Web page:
Men & Boys

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In rural Rwanda, a man named Fidѐle joined one of CARE’s innovative programs addressing the violence that plagued his community. Fidѐle always dreamed of having a son. But, after his wife delivered three daughters, Fidѐle started to abuse her. Like many men in his community, Fidѐle blamed his wife for not giving him a male descendant.

Listen as Fidѐle explains how CARE helped him break the cycle violence in his own marriage and in those of his neighbors and friends.

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In early 2010, with an infant in her arms, another on the way, and a heavy load of daily household chores, Meeta quickly grew weak and ill with exhaustion. But Ramkishore, her husband, did not help her with the chores.

I recently met a teenager from India's Dalit ("untouchable") community who had been gang-raped by a group of upper-caste men. She told me that instead of providing support after the attack last September, relatives were humiliating her. "I'm finding it hard to cope with the stigma," she said. "I worry that I will not be accepted by society."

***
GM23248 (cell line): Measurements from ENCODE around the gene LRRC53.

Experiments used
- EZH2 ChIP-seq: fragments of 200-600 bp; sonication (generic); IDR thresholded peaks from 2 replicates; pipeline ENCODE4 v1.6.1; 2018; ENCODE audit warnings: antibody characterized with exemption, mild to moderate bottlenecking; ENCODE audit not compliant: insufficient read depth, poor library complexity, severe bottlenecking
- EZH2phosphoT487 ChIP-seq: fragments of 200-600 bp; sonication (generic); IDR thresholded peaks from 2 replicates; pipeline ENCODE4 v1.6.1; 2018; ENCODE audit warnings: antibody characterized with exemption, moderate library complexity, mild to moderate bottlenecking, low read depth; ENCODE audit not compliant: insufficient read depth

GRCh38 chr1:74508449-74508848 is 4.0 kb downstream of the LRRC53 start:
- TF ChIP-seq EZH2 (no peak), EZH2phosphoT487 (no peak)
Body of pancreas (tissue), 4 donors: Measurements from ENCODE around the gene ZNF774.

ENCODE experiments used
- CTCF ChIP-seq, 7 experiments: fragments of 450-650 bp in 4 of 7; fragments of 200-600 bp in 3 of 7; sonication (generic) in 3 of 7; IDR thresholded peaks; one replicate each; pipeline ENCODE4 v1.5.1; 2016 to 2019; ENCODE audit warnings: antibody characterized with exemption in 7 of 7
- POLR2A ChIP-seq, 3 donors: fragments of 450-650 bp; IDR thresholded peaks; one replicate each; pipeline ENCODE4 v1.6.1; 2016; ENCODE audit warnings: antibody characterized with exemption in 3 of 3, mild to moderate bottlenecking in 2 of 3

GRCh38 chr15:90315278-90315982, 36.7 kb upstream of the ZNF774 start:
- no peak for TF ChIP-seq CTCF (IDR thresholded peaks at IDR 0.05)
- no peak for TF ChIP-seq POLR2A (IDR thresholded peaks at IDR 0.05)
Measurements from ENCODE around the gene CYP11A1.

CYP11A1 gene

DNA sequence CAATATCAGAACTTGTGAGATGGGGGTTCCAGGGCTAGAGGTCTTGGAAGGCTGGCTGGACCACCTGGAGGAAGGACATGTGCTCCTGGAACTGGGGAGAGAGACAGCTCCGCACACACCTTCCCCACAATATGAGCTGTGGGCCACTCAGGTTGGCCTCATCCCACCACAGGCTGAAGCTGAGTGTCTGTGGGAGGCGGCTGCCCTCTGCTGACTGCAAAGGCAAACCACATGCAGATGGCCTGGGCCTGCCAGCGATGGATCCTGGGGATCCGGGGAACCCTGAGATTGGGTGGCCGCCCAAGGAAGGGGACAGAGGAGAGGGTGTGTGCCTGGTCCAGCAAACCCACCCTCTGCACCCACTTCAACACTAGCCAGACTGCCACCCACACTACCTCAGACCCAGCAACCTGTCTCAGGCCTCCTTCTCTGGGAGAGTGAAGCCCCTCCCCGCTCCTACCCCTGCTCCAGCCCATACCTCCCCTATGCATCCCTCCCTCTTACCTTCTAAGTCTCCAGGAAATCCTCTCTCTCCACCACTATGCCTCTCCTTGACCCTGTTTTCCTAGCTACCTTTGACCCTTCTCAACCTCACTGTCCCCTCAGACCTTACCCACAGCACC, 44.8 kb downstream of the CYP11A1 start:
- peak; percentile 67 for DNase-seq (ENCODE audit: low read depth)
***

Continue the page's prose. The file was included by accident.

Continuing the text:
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It all started with one man who beat his wife. Week after week, he hit her, yelled at her and humiliated her. But nothing changed. He didn’t feel better; he felt worse.

He wanted to change. But he was nervous. What would his friends think? If he treated his wife like an equal, what would that say about his masculinity, his role in the household and his status in his community?

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